Morning Call: pick of the papers

The ten must-read comment pieces from this morning's papers.

1. Ed Miliband has got answers, so stop asking the wrong questions (Guardian)

The leader's biggest task will be to tackle the despairing belief most British people have that nothing will ever really change, writes Jackie Ashley.

2. Tories still have a trump card: Ed Miliband (Financial Times)

Leader ratings are not always decisive but they matter, says Paul Goodman.

3. The PM can rise above the battle of the tiddlers (Times) (£)

Both Labour and the Tories are in trouble, writes Tim Montgomerie. Much will depend on staving off the Lib Dems and UKIP respectively.

4. Whatever happened to the Labour Party? (Independent)

The party must offer a coherent alternative that defends those it was founded to represent, says Owen Jones.

5. Obama will need more than luck (Financial Times)

If he returns to the White House, the president will face a daunting second term, writes Edward Luce.

6. Why Andrew Mitchell shouldn't be too confident (Daily Mail)

Cameron may have given the chief whip the kiss of death, writes Andrew Pierce.

7. Cardboard man is dead. Now let's redefine masculinity (Guardian)

A new book is right to highlight the identity crisis caused by economic change, writes John Harris. But where's the manifesto for a new man?

8. Unions have a gun to his head (Sun)

As long as union dinosaurs such as McCluskey call the tune, Labour is irrelevant, pointless and doomed, says Trevor Kavanagh.

9. How the public lost its appetite for breakfast telly (Independent)

It used to set the rhythm of the daily news cycle, writes Ian Burrell. But now lifestyles have changed, and with them the way we consume our media.

10. What China could learn from Romney and Obama (Guardian)

The rise and fall of Bo Xilai shows that the country's approach to leadership change is still lacking, says Jonathan Fenby.

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Angela Rayner - from teenage mum to the woman who could unify Labour

Corbyn-supporting Rayner mentioned Tony Blair in her speech. 

For those at the Labour party conference feeling pessimistic this September, Angela Rayner’s speech on education may be a rare moment of hope.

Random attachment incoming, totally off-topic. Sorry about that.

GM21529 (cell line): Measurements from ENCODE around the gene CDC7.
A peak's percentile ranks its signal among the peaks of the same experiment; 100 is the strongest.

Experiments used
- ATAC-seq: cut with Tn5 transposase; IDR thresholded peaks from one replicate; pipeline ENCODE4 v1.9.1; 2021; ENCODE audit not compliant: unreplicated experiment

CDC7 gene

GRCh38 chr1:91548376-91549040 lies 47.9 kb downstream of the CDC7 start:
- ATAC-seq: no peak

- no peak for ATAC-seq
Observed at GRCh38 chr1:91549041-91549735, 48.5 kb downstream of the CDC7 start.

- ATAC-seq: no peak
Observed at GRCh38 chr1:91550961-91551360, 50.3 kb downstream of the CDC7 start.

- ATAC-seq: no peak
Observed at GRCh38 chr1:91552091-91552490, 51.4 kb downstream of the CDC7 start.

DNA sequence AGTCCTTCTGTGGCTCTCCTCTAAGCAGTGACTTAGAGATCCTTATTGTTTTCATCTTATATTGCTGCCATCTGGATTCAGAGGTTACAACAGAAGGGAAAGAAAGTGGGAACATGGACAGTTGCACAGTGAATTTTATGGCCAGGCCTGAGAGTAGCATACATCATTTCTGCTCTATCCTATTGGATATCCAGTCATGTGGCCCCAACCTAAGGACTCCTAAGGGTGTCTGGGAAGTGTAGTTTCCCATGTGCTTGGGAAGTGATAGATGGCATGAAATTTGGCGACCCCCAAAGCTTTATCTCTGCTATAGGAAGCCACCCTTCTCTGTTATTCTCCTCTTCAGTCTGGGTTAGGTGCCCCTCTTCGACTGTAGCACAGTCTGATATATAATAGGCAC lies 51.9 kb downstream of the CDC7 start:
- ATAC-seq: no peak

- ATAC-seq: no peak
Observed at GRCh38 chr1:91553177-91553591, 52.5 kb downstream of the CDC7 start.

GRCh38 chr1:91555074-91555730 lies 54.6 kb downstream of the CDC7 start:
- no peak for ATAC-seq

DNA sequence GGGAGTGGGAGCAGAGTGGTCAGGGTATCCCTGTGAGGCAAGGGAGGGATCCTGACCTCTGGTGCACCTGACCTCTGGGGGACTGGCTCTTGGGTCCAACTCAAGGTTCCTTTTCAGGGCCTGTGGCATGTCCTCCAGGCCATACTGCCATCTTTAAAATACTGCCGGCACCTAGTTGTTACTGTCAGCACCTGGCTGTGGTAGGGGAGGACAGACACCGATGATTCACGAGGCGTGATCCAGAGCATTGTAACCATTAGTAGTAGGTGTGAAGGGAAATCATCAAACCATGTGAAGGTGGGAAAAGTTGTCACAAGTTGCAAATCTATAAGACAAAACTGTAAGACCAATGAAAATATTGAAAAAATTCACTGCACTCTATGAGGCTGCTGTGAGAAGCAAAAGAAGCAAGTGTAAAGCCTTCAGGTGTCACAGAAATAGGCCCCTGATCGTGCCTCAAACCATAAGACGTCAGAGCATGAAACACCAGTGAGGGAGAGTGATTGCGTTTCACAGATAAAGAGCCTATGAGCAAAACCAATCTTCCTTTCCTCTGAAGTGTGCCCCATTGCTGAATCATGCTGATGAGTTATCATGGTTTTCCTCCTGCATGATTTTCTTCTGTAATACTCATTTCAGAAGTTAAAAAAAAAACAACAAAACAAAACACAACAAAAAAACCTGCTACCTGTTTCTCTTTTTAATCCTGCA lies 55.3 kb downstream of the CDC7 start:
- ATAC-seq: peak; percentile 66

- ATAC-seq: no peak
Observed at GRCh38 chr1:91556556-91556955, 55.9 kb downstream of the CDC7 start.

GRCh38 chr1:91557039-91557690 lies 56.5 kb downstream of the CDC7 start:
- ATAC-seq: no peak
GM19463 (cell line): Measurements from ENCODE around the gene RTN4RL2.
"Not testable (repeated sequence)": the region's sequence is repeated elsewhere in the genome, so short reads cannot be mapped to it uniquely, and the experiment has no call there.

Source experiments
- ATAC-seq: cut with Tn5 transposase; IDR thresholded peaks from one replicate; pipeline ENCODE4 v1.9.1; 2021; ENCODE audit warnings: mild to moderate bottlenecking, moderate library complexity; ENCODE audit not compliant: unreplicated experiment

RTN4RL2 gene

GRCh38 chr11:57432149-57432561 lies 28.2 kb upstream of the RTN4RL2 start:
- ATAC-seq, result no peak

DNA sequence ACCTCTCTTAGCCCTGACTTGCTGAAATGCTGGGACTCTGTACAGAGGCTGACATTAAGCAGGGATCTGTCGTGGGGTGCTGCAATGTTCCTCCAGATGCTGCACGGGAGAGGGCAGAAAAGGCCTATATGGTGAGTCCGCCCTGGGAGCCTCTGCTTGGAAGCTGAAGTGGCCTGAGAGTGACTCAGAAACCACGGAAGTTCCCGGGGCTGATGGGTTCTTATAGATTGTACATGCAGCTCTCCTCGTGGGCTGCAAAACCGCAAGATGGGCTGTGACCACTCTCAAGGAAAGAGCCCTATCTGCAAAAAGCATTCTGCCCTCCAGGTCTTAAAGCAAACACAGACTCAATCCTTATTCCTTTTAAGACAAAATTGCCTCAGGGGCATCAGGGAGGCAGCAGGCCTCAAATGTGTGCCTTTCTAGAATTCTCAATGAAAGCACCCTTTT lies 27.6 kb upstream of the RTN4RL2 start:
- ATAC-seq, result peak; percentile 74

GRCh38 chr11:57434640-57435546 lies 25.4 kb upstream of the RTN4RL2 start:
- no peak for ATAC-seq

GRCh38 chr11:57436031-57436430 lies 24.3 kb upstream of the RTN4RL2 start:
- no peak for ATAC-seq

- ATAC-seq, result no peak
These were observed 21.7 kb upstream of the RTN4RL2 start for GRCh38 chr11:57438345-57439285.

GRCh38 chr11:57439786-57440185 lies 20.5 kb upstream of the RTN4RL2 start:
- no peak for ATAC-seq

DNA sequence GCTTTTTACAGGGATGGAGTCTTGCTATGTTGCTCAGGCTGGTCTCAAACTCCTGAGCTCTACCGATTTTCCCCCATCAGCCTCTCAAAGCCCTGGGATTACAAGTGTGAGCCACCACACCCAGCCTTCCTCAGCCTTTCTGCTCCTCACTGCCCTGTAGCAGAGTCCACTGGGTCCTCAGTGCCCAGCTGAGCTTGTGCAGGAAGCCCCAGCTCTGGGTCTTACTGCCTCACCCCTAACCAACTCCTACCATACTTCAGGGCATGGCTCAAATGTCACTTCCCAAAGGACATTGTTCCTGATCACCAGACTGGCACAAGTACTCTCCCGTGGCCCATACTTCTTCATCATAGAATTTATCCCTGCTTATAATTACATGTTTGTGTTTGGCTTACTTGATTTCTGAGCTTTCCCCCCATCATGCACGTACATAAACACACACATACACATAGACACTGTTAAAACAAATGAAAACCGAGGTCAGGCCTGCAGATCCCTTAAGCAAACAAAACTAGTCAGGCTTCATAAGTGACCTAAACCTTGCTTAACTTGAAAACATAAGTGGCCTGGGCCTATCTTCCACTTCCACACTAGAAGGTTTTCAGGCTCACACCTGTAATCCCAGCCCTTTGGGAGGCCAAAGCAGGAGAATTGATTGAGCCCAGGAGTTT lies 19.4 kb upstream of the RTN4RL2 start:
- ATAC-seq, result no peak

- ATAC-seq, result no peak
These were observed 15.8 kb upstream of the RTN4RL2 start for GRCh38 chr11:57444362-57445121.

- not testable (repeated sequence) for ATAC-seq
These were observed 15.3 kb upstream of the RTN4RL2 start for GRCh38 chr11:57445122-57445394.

Not only did the shadow education secretary capitalise on one of the few issues uniting the party – opposition to grammar schools – and chart a return to left-wing policies, but she did so while paying tribute to the New Labour legacy. 

Rayner grew up on a Stockport council estate, raised by a mother who could not read nor write. She was, she reminded conference, someone who left school a no-hoper. 

"I left school at 16 pregnant and with no qualifications. Some may argue I was not a great role model for young people. The direction of my life was already set.

"But something happened. Labour's Sure Start centres gave me and my friends, and our children, the support we needed to grow and develop."

Rayner has shown complete loyalty to Jeremy Corbyn throughout the summer, taking two briefs in the depopulated shadow cabinet and speaking at his campaign events.

Nevertheless, as someone who practically benefited from Labour’s policies during its time in government, she is unapologetic about its legacy. She even mentioned the unmentionable, declaring: “Tony Blair talked about education, education, education. Theresa May wants segregation, segregation, segregation.”

As for Rayner's policies, a certain amount of realism underpins her rhetoric. She wants to bring back maintenance grants for low-income students, and the Educational Maintenance Allowance for those in further education. 

But she is not just offering a sop to the middle class. A new childcare taskforce will focus on early education, which she describes as “the most effective drivers of social mobility”. 

Rayner pledged to “put as much effort into expanding, technical, vocational education and meaningful apprenticeships, as we did with higher education”. She declared: "The snobbery about vocational education must end."

Tory critics have questioned the ability of a woman who left school at 16 to be an education secretary, Rayner acknowledged. “I may not have a degree - but I have a Masters in real life,” she said. It could have sounded trite, but her speech delivered the goods. Perhaps she will soon earn her PhD in political instincts too.